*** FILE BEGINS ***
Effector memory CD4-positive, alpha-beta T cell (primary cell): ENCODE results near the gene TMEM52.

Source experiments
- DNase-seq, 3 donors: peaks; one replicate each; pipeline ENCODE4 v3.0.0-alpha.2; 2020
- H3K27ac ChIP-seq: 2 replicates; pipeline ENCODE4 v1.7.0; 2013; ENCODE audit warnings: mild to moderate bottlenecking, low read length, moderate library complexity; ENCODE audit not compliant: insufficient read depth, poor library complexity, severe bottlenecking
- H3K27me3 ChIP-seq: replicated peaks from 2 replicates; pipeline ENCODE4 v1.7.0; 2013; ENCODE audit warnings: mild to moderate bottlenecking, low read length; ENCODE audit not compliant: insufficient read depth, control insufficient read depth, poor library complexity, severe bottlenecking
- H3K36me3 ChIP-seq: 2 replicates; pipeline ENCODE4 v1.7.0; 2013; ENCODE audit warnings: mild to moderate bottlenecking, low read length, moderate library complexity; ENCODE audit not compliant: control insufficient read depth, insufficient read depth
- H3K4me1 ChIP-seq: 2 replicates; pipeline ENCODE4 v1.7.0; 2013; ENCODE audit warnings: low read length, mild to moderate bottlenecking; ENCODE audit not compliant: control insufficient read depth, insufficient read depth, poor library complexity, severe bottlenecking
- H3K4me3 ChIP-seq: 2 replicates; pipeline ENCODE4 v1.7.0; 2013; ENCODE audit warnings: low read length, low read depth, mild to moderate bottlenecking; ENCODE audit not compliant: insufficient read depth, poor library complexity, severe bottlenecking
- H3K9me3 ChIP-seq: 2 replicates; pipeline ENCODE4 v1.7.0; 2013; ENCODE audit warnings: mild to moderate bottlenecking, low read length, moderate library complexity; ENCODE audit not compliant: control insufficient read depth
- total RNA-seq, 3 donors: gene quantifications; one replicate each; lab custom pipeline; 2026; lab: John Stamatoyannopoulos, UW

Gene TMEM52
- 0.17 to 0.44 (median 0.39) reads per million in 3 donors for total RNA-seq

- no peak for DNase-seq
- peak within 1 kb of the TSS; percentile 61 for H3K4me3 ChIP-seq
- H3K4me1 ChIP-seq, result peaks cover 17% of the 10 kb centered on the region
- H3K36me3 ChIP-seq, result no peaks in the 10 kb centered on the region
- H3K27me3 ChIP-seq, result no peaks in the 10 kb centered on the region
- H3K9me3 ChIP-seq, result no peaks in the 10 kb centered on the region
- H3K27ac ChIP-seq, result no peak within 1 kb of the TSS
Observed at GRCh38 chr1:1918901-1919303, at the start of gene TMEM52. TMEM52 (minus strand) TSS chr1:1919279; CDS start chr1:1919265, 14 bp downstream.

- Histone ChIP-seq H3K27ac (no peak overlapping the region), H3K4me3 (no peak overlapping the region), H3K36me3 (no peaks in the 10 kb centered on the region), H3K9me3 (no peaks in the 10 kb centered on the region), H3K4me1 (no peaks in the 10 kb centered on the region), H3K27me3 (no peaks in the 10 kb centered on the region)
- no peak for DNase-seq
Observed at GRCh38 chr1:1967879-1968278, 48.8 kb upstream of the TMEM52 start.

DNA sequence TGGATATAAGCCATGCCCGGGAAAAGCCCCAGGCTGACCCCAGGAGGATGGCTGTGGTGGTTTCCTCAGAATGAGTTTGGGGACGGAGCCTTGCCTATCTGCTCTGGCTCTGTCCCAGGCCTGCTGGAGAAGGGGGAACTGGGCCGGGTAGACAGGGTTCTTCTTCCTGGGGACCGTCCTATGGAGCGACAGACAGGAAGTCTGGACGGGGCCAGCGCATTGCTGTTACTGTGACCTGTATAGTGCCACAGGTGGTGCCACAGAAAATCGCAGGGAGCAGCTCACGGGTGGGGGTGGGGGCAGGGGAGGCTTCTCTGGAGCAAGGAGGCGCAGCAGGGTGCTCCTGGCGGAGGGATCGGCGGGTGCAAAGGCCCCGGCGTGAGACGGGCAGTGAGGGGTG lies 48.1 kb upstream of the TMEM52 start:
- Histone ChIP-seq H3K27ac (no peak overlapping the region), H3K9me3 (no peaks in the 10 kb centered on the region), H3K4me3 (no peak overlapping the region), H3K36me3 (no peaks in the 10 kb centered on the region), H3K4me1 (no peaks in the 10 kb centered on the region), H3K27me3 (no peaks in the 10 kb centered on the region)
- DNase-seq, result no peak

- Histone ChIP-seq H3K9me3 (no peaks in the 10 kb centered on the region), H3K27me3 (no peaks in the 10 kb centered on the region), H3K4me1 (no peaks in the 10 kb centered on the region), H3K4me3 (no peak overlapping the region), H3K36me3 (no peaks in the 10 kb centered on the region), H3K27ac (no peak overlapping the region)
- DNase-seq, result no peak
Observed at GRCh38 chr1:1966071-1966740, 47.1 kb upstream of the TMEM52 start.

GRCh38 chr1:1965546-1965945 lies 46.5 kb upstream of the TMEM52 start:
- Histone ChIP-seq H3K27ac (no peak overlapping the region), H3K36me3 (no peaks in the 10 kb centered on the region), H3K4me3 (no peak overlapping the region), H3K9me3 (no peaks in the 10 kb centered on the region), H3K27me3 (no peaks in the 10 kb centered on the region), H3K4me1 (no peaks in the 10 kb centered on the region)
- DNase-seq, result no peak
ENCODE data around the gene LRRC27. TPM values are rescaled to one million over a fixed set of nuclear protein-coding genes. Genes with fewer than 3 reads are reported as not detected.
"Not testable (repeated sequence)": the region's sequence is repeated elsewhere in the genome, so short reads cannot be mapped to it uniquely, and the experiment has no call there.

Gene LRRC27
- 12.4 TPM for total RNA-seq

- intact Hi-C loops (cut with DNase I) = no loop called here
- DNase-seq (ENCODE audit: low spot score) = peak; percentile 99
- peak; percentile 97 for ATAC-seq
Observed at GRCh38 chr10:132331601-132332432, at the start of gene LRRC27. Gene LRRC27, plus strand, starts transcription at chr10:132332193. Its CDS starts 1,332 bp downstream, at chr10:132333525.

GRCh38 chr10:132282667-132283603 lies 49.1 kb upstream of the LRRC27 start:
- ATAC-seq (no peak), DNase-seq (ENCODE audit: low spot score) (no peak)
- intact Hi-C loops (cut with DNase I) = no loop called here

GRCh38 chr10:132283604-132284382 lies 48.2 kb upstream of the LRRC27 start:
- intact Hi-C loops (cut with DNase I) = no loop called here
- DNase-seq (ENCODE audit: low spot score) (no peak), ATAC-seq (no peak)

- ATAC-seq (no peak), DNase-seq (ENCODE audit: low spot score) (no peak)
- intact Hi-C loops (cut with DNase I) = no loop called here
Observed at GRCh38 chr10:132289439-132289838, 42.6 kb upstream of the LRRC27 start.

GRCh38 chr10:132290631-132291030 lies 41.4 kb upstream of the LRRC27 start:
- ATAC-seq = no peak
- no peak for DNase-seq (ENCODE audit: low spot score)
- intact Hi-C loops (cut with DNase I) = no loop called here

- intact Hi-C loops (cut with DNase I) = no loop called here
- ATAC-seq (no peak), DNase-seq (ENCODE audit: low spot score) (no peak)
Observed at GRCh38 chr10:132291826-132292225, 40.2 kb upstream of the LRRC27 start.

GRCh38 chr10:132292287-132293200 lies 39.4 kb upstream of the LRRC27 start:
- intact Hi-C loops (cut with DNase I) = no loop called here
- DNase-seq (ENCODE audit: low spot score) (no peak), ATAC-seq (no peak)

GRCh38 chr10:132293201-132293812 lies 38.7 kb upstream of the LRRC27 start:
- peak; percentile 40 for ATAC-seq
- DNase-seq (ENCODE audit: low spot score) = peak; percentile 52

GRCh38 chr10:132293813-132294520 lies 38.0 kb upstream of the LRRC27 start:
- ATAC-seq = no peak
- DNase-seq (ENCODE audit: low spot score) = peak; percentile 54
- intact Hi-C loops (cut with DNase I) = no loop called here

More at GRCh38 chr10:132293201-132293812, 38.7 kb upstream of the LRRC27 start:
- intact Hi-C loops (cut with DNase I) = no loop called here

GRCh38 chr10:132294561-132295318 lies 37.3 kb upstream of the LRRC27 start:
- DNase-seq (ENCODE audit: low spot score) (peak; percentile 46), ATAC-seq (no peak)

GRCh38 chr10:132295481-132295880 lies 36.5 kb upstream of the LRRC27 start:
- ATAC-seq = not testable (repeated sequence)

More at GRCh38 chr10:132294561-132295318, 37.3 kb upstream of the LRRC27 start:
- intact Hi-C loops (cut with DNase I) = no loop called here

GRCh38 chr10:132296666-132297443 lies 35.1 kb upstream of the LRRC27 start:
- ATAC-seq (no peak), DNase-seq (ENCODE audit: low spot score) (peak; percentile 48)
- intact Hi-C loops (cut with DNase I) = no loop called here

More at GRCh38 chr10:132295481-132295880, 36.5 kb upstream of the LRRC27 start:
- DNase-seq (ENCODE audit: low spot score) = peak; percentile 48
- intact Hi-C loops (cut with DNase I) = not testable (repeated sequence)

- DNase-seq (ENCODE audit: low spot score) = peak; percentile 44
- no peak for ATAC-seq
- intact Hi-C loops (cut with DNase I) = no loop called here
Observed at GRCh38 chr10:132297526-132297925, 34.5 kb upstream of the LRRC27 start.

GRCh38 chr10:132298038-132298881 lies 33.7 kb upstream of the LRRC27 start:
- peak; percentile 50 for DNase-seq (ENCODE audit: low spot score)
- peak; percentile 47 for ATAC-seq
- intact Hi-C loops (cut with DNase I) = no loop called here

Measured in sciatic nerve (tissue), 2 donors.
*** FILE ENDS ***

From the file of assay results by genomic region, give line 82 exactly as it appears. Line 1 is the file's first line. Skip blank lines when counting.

- no peak for ATAC-seq